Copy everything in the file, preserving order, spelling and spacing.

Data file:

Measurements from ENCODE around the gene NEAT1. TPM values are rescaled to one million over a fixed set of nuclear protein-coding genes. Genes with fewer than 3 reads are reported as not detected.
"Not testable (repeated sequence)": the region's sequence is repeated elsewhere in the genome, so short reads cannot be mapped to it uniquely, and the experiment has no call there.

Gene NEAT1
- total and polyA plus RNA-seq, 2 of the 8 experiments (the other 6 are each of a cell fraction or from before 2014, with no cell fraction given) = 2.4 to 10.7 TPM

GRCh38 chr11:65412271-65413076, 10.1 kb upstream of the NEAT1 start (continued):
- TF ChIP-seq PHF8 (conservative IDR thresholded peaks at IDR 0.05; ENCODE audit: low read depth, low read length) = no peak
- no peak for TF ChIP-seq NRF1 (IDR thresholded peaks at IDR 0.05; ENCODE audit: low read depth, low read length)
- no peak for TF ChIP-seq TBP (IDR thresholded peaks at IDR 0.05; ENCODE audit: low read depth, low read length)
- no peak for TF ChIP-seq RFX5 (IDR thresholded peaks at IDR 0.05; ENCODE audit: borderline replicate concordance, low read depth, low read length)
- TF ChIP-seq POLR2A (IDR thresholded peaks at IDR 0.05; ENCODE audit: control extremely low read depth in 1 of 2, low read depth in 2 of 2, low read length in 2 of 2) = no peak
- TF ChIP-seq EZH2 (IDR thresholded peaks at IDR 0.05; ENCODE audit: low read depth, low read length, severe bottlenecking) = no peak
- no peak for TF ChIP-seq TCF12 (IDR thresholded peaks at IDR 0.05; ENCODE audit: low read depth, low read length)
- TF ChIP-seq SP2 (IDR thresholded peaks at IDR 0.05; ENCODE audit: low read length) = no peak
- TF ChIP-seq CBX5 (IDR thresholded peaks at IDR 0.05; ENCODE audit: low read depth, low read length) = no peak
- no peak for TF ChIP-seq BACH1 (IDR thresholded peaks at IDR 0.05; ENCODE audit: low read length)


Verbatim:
Measurements from ENCODE around the gene NEAT1. TPM values are rescaled to one million over a fixed set of nuclear protein-coding genes. Genes with fewer than 3 reads are reported as not detected.
"Not testable (repeated sequence)": the region's sequence is repeated elsewhere in the genome, so short reads cannot be mapped to it uniquely, and the experiment has no call there.

Gene NEAT1
- total and polyA plus RNA-seq, 2 of the 8 experiments (the other 6 are each of a cell fraction or from before 2014, with no cell fraction given) = 2.4 to 10.7 TPM

GRCh38 chr11:65412271-65413076, 10.1 kb upstream of the NEAT1 start (continued):
- TF ChIP-seq PHF8 (conservative IDR thresholded peaks at IDR 0.05; ENCODE audit: low read depth, low read length) = no peak
- no peak for TF ChIP-seq NRF1 (IDR thresholded peaks at IDR 0.05; ENCODE audit: low read depth, low read length)
- no peak for TF ChIP-seq TBP (IDR thresholded peaks at IDR 0.05; ENCODE audit: low read depth, low read length)
- no peak for TF ChIP-seq RFX5 (IDR thresholded peaks at IDR 0.05; ENCODE audit: borderline replicate concordance, low read depth, low read length)
- TF ChIP-seq POLR2A (IDR thresholded peaks at IDR 0.05; ENCODE audit: control extremely low read depth in 1 of 2, low read depth in 2 of 2, low read length in 2 of 2) = no peak
- TF ChIP-seq EZH2 (IDR thresholded peaks at IDR 0.05; ENCODE audit: low read depth, low read length, severe bottlenecking) = no peak
- no peak for TF ChIP-seq TCF12 (IDR thresholded peaks at IDR 0.05; ENCODE audit: low read depth, low read length)
- TF ChIP-seq SP2 (IDR thresholded peaks at IDR 0.05; ENCODE audit: low read length) = no peak
- TF ChIP-seq CBX5 (IDR thresholded peaks at IDR 0.05; ENCODE audit: low read depth, low read length) = no peak
- no peak for TF ChIP-seq BACH1 (IDR thresholded peaks at IDR 0.05; ENCODE audit: low read length)